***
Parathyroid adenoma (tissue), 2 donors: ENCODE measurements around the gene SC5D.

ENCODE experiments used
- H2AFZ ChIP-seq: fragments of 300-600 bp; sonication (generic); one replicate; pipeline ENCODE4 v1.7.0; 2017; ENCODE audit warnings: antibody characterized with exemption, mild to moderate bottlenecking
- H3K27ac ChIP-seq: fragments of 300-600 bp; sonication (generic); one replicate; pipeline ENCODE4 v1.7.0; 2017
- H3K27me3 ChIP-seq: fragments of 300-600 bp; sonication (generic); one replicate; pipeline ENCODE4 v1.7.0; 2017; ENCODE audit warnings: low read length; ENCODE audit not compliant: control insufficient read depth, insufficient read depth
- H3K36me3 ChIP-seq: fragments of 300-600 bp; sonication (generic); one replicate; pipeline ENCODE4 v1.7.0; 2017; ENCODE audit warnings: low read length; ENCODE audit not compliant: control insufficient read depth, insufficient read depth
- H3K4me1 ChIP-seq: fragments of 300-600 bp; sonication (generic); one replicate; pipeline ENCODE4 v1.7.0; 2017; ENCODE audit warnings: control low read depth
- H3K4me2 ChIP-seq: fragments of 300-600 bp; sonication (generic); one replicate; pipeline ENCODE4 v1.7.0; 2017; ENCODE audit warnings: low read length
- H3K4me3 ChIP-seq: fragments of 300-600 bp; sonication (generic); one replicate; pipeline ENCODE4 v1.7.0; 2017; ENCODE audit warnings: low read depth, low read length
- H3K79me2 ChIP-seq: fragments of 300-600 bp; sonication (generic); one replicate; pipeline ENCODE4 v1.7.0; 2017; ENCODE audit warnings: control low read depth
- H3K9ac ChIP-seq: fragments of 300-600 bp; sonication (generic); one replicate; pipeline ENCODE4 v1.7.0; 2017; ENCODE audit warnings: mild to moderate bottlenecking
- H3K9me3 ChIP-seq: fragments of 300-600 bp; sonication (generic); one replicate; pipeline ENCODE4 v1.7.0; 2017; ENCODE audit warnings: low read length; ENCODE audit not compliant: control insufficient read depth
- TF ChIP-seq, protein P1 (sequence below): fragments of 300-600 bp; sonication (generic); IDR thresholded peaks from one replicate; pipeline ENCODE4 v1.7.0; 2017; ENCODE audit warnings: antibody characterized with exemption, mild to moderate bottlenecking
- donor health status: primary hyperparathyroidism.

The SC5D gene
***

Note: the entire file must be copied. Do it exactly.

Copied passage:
Parathyroid adenoma (tissue), 2 donors: ENCODE measurements around the gene SC5D.

ENCODE experiments used
- H2AFZ ChIP-seq: fragments of 300-600 bp; sonication (generic); one replicate; pipeline ENCODE4 v1.7.0; 2017; ENCODE audit warnings: antibody characterized with exemption, mild to moderate bottlenecking
- H3K27ac ChIP-seq: fragments of 300-600 bp; sonication (generic); one replicate; pipeline ENCODE4 v1.7.0; 2017
- H3K27me3 ChIP-seq: fragments of 300-600 bp; sonication (generic); one replicate; pipeline ENCODE4 v1.7.0; 2017; ENCODE audit warnings: low read length; ENCODE audit not compliant: control insufficient read depth, insufficient read depth
- H3K36me3 ChIP-seq: fragments of 300-600 bp; sonication (generic); one replicate; pipeline ENCODE4 v1.7.0; 2017; ENCODE audit warnings: low read length; ENCODE audit not compliant: control insufficient read depth, insufficient read depth
- H3K4me1 ChIP-seq: fragments of 300-600 bp; sonication (generic); one replicate; pipeline ENCODE4 v1.7.0; 2017; ENCODE audit warnings: control low read depth
- H3K4me2 ChIP-seq: fragments of 300-600 bp; sonication (generic); one replicate; pipeline ENCODE4 v1.7.0; 2017; ENCODE audit warnings: low read length
- H3K4me3 ChIP-seq: fragments of 300-600 bp; sonication (generic); one replicate; pipeline ENCODE4 v1.7.0; 2017; ENCODE audit warnings: low read depth, low read length
- H3K79me2 ChIP-seq: fragments of 300-600 bp; sonication (generic); one replicate; pipeline ENCODE4 v1.7.0; 2017; ENCODE audit warnings: control low read depth
- H3K9ac ChIP-seq: fragments of 300-600 bp; sonication (generic); one replicate; pipeline ENCODE4 v1.7.0; 2017; ENCODE audit warnings: mild to moderate bottlenecking
- H3K9me3 ChIP-seq: fragments of 300-600 bp; sonication (generic); one replicate; pipeline ENCODE4 v1.7.0; 2017; ENCODE audit warnings: low read length; ENCODE audit not compliant: control insufficient read depth
- TF ChIP-seq, protein P1 (sequence below): fragments of 300-600 bp; sonication (generic); IDR thresholded peaks from one replicate; pipeline ENCODE4 v1.7.0; 2017; ENCODE audit warnings: antibody characterized with exemption, mild to moderate bottlenecking
- donor health status: primary hyperparathyroidism.

The SC5D gene